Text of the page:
It is believed that the fitting stage is the time to carry out any rectification of the socket and alignment, thus ensuring as far as possible a trouble-free acceptance by the child when the prosthesis is delivered and training commences.
It has been found that immediate training in the control of a myoelectric hand is an essential part of provision, especially with young children. If this is not available a few may learn to control it by trial and error, but many will be unable to establish adequate control quickly and consistently enough to prevent frustration and disillusionment. During this early training it is vital to spend time establishing a balance between the settings of the opening and closing electrodes, in order to ensure that success is quickly achieved. The child is seen by the OT at the casting and the fitting stages. This enables her to make observations of the child's ability prior to the prosthesis being completed.
Following delivery the child attends the OT department for two days basic training, during which emphasis is placed on using the prosthesis in bilateral functional activities. A prosthetist is available for any adjustments to be made during this time. Further training may be given 1-2 weeks later if required. Liaison with schoolteachers and others regularly involved in the child's care ensures that the prescribed regime is followed. This is particularly important in order to prevent undue pressure being put on the child which may contribute to rejection. The amount of training given often depends on the level of use of the previous prosthesis. A review takes place after 2-3 months but once well established, intervals between appointments may lengthen. Responsibility is then with the parents to notify the centre when problems occur. With the servo hand very little training is needed from the point of view of hand control, but the parents should be instructed in the care of the equipment and may still need to adjust their expectations of the prosthesis. In higher levels of loss such as upper arm and total shoulder deficiency, time will be spent on achieving control of a functional elbow unit when this is fitted.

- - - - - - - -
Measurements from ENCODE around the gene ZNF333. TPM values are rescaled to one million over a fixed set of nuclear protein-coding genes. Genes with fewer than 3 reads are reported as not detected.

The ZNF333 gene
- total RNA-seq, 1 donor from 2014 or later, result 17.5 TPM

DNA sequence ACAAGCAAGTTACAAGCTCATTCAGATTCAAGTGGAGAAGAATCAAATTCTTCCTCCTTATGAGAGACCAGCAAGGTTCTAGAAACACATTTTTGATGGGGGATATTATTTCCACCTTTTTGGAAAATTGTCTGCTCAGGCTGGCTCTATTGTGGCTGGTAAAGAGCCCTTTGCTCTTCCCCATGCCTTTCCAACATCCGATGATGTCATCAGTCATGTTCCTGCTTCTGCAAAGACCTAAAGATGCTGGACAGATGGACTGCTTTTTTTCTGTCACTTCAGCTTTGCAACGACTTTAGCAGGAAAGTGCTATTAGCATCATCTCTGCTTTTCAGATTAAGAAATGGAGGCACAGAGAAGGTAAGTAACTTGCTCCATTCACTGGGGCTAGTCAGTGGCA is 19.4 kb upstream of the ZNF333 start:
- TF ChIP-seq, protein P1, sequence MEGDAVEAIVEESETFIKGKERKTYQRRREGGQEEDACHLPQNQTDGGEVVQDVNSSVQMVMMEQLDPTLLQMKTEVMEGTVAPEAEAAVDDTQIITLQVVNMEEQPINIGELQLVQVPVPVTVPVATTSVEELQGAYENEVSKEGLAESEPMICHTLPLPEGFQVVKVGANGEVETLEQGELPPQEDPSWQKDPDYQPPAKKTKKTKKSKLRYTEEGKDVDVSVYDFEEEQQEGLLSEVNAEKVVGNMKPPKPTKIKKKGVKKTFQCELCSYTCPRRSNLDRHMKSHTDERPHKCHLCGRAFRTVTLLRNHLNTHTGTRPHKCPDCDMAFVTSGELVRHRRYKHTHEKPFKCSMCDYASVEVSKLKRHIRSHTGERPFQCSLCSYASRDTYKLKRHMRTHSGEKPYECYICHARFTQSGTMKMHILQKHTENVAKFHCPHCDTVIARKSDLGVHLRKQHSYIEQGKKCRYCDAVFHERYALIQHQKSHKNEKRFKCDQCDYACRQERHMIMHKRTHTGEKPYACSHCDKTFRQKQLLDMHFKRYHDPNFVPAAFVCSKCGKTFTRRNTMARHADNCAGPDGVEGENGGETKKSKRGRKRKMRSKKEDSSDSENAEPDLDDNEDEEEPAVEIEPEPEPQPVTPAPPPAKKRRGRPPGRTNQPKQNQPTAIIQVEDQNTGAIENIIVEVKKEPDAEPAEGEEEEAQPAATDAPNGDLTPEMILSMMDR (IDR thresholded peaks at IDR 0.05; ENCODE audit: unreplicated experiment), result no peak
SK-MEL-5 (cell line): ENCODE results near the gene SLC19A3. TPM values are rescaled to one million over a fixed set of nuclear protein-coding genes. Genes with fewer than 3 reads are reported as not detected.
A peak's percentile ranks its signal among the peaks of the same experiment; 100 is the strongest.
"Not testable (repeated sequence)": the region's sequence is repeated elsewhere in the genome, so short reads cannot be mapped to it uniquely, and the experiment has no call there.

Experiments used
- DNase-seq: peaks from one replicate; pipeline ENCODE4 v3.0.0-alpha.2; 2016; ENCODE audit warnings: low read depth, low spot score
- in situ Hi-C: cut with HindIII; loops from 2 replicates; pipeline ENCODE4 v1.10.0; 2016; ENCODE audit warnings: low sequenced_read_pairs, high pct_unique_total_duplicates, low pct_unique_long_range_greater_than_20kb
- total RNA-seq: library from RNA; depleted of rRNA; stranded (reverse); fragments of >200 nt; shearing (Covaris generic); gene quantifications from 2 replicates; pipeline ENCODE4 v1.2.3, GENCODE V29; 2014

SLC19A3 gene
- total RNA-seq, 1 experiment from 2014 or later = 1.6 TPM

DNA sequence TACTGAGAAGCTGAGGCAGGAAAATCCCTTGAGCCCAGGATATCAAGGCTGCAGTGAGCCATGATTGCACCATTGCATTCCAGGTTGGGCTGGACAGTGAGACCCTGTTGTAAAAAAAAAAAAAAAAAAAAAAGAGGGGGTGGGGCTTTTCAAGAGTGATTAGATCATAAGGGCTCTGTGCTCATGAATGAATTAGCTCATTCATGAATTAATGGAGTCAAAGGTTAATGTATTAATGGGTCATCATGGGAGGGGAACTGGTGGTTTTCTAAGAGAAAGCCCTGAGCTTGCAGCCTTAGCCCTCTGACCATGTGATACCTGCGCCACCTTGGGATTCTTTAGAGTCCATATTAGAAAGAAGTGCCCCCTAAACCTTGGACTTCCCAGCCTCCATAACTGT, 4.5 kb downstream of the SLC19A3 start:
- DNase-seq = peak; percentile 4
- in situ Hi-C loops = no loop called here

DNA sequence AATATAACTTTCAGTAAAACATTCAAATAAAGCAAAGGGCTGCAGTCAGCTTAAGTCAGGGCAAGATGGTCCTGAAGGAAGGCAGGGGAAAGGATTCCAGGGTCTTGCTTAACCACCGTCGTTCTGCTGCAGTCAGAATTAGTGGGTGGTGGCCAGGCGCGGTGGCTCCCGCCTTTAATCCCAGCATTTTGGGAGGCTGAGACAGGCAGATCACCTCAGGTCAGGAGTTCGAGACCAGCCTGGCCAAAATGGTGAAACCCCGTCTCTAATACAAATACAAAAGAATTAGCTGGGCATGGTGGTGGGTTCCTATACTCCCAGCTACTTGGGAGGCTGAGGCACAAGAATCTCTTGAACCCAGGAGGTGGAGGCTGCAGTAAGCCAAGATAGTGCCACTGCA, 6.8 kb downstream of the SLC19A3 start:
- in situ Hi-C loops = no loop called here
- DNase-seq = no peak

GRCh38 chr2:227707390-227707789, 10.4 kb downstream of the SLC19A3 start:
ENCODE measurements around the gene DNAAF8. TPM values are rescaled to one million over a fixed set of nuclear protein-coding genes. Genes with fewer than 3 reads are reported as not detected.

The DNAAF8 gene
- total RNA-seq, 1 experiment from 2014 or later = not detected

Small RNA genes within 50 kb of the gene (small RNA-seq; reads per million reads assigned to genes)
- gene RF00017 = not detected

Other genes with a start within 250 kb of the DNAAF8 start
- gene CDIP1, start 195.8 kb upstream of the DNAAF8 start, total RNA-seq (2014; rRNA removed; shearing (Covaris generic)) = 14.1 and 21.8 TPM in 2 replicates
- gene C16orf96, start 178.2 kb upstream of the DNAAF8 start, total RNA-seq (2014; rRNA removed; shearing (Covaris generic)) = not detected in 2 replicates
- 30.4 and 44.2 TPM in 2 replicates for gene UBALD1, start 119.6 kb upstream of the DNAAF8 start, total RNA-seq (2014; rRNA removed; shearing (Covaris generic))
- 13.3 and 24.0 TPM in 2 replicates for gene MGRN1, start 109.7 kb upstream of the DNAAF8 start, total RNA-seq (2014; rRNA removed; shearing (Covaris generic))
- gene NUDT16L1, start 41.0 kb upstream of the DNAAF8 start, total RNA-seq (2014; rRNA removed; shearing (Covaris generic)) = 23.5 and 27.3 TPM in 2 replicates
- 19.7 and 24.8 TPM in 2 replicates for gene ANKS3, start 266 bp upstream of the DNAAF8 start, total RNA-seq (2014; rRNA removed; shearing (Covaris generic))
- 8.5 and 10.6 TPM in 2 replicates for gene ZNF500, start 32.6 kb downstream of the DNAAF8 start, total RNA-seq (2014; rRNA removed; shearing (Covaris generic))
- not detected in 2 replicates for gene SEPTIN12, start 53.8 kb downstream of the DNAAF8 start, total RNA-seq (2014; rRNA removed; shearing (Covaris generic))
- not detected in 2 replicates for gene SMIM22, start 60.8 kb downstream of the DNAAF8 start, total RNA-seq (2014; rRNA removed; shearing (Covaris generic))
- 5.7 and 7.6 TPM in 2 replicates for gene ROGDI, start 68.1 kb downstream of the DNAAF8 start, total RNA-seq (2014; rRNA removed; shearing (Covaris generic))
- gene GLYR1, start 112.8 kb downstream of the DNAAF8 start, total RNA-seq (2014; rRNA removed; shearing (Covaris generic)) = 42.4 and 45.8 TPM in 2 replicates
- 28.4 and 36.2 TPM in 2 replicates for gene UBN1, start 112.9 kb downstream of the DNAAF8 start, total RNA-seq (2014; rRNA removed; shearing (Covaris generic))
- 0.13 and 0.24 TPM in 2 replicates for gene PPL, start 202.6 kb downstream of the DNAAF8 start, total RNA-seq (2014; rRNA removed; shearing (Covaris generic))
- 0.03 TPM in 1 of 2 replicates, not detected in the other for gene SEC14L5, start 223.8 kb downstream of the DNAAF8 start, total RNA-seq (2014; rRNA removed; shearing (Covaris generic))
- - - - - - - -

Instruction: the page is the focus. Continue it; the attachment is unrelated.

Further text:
Bilateral limb deficiency
The treatment of children with bilateral deficiencies requires even closer co-operation between the professionals involved. As these deficiencies are rare it is considered that the children should attend specialist centres where the staff have built up considerable experience over a number of years. Although no two children are exactly alike the problems presented have a common core and experience gained with one child can be of considerable assistance in dealing with another. Psychological and practical support is essential for parents from the earliest possible time to help them to adjust and create the right environment in which to rear the child. The aim is to enable the child to see himself as having the least handicap. This can be achieved by a balanced combination of prosthetic provision and continuous assessment of ability by an occupational therapist.